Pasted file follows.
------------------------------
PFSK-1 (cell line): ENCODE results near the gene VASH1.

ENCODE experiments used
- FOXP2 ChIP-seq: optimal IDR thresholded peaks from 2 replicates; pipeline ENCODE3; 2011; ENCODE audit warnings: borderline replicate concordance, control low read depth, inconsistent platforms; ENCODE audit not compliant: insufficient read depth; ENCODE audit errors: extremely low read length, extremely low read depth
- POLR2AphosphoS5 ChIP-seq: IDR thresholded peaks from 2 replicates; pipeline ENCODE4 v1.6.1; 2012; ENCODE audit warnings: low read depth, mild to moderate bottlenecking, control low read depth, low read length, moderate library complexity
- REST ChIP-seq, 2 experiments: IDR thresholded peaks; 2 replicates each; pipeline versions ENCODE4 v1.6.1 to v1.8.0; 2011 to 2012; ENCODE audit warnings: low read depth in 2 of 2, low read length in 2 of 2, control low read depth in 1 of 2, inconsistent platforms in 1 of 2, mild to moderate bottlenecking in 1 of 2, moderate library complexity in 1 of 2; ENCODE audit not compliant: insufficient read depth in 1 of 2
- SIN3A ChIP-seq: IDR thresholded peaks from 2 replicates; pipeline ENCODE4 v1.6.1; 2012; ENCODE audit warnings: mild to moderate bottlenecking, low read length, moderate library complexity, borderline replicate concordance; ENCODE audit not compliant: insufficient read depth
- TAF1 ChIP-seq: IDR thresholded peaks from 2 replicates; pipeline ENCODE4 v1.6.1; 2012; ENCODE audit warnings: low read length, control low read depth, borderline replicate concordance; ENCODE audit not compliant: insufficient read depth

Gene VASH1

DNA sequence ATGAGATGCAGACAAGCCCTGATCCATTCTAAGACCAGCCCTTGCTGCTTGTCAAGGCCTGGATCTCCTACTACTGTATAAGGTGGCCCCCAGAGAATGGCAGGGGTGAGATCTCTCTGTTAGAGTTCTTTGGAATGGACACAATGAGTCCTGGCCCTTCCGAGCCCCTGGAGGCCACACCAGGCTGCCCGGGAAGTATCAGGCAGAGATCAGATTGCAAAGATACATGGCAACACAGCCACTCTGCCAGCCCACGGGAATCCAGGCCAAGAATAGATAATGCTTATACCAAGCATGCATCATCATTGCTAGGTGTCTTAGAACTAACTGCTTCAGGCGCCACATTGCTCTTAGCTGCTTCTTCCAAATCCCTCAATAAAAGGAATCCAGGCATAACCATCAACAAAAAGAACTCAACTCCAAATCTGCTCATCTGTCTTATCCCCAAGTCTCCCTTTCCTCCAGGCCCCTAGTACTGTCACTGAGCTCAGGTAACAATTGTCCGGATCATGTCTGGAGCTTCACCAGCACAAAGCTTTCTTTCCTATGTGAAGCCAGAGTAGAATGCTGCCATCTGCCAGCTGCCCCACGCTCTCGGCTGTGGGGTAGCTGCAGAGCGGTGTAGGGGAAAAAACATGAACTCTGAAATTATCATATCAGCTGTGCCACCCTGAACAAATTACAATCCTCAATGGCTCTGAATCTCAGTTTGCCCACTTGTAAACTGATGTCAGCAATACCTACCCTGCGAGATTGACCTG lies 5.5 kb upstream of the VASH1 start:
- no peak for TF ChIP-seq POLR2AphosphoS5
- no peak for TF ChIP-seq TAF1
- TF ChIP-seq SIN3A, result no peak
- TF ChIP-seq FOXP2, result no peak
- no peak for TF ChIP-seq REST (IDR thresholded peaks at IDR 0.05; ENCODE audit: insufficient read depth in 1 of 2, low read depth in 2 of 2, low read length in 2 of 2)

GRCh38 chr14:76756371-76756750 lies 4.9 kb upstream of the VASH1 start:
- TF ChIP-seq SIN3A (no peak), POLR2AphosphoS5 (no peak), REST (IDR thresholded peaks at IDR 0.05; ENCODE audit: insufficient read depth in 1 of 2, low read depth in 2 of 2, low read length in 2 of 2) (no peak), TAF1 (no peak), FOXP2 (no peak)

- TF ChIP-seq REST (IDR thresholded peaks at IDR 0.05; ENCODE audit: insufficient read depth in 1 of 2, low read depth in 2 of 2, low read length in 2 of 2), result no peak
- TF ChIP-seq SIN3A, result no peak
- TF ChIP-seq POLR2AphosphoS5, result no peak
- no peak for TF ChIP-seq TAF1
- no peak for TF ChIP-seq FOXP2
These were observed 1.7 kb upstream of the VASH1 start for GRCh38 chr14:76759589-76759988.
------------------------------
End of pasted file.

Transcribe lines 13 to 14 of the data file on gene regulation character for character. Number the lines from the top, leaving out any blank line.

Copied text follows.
- TF ChIP-seq FOXP2, result no peak
- no peak for TF ChIP-seq REST (IDR thresholded peaks at IDR 0.05; ENCODE audit: insufficient read depth in 1 of 2, low read depth in 2 of 2, low read length in 2 of 2)